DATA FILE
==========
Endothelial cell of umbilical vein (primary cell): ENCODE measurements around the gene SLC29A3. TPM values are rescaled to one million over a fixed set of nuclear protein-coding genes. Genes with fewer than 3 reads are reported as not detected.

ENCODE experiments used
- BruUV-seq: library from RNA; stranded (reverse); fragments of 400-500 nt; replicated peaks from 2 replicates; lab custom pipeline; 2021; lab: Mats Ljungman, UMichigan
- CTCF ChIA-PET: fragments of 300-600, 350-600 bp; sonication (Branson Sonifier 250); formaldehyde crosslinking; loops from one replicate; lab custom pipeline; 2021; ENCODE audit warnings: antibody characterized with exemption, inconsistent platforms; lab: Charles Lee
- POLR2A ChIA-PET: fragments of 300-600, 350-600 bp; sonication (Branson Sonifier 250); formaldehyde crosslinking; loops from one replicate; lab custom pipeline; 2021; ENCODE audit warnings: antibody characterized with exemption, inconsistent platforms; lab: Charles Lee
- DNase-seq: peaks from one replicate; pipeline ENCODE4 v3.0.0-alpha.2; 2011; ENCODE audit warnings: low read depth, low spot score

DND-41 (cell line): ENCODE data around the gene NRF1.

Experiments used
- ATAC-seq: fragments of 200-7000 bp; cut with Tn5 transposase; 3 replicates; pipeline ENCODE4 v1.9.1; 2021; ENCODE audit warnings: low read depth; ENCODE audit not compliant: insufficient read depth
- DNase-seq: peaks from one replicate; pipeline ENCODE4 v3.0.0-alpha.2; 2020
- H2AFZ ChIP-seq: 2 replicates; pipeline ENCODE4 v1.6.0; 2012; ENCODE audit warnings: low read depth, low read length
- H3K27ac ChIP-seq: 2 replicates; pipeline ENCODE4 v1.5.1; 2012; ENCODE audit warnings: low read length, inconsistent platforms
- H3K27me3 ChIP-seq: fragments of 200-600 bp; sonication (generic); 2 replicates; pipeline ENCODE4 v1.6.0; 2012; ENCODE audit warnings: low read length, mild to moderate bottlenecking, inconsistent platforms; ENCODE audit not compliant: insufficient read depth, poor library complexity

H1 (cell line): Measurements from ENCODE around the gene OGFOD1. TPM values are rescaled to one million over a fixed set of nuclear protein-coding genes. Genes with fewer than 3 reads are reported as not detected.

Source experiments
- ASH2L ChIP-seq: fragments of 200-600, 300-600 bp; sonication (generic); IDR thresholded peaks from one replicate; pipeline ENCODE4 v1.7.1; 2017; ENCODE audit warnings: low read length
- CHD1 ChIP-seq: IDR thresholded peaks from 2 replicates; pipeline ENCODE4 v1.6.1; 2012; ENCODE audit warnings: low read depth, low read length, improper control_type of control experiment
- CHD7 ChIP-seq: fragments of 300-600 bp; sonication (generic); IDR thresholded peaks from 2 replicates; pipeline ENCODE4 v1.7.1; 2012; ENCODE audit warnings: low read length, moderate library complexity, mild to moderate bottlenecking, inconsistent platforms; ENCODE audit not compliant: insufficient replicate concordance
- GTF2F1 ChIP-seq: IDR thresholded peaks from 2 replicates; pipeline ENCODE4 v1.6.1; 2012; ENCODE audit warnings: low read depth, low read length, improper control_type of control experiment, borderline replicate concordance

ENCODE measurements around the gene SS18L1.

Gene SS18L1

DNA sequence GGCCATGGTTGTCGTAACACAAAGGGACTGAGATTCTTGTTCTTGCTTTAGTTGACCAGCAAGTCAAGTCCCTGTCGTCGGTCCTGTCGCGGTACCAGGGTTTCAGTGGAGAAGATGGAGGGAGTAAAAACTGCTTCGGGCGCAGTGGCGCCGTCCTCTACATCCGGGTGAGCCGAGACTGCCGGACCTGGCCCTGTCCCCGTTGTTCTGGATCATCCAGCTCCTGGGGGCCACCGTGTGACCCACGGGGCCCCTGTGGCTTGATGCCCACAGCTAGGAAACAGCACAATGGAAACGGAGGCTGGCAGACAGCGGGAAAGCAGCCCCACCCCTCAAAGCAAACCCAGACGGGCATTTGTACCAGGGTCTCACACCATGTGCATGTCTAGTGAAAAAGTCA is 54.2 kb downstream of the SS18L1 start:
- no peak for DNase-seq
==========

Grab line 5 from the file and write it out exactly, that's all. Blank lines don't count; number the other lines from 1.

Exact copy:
- POLR2A ChIA-PET: fragments of 300-600, 350-600 bp; sonication (Branson Sonifier 250); formaldehyde crosslinking; loops from one replicate; lab custom pipeline; 2021; ENCODE audit warnings: antibody characterized with exemption, inconsistent platforms; lab: Charles Lee